- 15 October 2016 at 3:01 am #141448kevinjamesParticipant
My first chair went into the fire pit before it was even finished. The second one was going that way but I re-made several parts to much better tolerances. I decided if I scrapped every project that went this way I’d have nothing. So here it is. Doug fir and pine. I painted it because, well, it hid some imperfections. ?
You must be logged in to access attached files.15 October 2016 at 12:36 pm #141451BrianJParticipant
Looks good from here. Did it come together solid? How many hours do you figure you have in?
Ontario, Canada15 October 2016 at 1:30 pm #141452drdee1280Participant
That’s a good start. Just think how far you’ve come already! Remember to enjoy each day as it comes!15 October 2016 at 3:41 pm #141453kevinjamesParticipant
I think the joinery was very solid. This is the first project I used Paul’s mortise guide on. It made such a difference. All my tenons I had to press in by hand and maybe just a tap to seat, so I was very happy with that. I think I generally make them too tight in the past. The seat was exactly square which really surprised me because I did have some slight gaps down at the compound angles. It was really difficult to get a good surface on the Douglas Fir legs, so I didn’t do any of the shaping because it was just tearing out too much. I don’t think I’ll use it again for that. In all I don’t think 40 hours is an exaggeration.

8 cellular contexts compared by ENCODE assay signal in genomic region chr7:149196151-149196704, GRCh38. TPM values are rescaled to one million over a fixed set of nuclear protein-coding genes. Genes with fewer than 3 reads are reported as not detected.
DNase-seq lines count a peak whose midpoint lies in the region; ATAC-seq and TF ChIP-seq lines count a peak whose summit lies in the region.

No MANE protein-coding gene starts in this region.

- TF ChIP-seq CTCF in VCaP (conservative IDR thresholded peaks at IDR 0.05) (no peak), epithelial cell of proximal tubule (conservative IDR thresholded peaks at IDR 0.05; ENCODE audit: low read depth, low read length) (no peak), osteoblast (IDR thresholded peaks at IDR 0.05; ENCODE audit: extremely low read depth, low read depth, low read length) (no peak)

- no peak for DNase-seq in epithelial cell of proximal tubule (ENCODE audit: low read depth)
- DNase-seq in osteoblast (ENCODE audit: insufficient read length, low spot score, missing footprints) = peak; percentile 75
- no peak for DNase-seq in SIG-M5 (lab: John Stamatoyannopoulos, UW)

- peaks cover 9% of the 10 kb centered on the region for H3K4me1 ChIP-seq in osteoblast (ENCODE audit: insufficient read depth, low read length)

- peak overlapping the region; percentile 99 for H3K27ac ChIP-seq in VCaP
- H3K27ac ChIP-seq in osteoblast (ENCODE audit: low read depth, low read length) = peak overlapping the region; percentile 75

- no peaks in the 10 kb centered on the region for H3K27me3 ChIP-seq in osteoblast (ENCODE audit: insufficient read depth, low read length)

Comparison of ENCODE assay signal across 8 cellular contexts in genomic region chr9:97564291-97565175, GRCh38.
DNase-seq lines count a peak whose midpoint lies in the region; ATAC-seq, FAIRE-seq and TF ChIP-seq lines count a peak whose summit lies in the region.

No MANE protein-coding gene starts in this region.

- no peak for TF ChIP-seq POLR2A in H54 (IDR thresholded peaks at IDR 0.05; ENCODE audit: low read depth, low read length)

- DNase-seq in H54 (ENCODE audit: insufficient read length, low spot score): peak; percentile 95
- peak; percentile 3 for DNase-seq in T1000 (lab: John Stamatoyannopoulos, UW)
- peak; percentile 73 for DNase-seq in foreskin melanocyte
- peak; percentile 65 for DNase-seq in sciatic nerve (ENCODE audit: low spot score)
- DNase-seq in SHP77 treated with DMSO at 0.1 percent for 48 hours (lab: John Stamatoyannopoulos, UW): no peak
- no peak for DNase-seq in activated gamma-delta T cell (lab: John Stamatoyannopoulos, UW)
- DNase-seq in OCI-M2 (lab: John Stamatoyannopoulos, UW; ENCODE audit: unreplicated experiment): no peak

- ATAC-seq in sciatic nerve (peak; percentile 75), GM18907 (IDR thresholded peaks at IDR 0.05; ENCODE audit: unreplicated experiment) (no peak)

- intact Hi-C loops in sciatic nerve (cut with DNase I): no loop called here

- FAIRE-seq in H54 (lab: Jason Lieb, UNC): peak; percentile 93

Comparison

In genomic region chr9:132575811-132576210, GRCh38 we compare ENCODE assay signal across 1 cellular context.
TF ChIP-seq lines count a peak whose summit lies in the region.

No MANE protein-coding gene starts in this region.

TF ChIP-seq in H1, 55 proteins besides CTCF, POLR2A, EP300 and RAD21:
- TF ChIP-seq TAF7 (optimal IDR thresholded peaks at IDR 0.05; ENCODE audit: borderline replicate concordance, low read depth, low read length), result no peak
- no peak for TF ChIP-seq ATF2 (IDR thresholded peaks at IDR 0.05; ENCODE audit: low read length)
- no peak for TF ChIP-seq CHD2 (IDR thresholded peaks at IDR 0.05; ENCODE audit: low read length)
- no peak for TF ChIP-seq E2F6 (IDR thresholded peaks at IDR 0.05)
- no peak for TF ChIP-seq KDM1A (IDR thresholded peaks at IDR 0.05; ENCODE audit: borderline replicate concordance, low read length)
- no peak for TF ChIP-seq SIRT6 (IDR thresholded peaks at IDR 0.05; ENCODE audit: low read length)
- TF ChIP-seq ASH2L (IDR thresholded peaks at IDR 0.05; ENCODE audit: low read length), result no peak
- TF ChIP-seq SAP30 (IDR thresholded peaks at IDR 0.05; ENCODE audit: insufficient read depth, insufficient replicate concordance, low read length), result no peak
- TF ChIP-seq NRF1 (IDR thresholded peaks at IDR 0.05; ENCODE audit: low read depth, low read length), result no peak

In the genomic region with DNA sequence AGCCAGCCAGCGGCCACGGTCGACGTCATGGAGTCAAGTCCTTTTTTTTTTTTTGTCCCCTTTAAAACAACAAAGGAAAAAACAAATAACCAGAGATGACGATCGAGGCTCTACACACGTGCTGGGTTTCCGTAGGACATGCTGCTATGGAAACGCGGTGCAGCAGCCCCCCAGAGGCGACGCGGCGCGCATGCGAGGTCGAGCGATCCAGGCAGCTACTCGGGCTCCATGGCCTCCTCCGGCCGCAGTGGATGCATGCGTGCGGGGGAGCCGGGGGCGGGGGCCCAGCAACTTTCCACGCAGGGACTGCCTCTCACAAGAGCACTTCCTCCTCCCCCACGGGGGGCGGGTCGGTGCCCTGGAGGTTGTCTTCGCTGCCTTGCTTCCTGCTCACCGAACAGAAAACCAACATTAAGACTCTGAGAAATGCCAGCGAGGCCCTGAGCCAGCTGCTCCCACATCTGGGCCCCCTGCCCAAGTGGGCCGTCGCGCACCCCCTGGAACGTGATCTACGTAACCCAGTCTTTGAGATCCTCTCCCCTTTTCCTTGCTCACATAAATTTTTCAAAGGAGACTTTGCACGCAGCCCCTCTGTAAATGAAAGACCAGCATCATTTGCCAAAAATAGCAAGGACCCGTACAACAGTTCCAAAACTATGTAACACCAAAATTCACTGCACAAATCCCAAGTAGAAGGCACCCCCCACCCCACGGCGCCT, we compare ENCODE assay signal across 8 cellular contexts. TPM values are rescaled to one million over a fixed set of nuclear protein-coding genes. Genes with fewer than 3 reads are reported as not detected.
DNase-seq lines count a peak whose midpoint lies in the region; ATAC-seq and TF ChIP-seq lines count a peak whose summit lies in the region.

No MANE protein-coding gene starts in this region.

You are very correct. I think we spend so much time staring at these joints that any imperfections become the focus. I had to remind myself to enjoy the process. I was happy again after I started the second time. I gave the chair to a friend who loved it so much that I remembered not to be so hard on myself.
Learning everyday. ?21 October 2016 at 9:00 pm #141737Matt McGraneParticipant
That’s awesome, Kevin. Way to go!! I found that making my first chair really prepared me for the next three. I still had hairline gaps on some of the side rail joints, but after 6-7 months of use the chairs are still solid as a rock. I wish Paul Sellers would show on video how to fine tune joints (especially the shoulder lines) that don’t come together perfectly.
Matt, Northern California - Started a blog in 2016: http://tinyshopww.blogspot.com/
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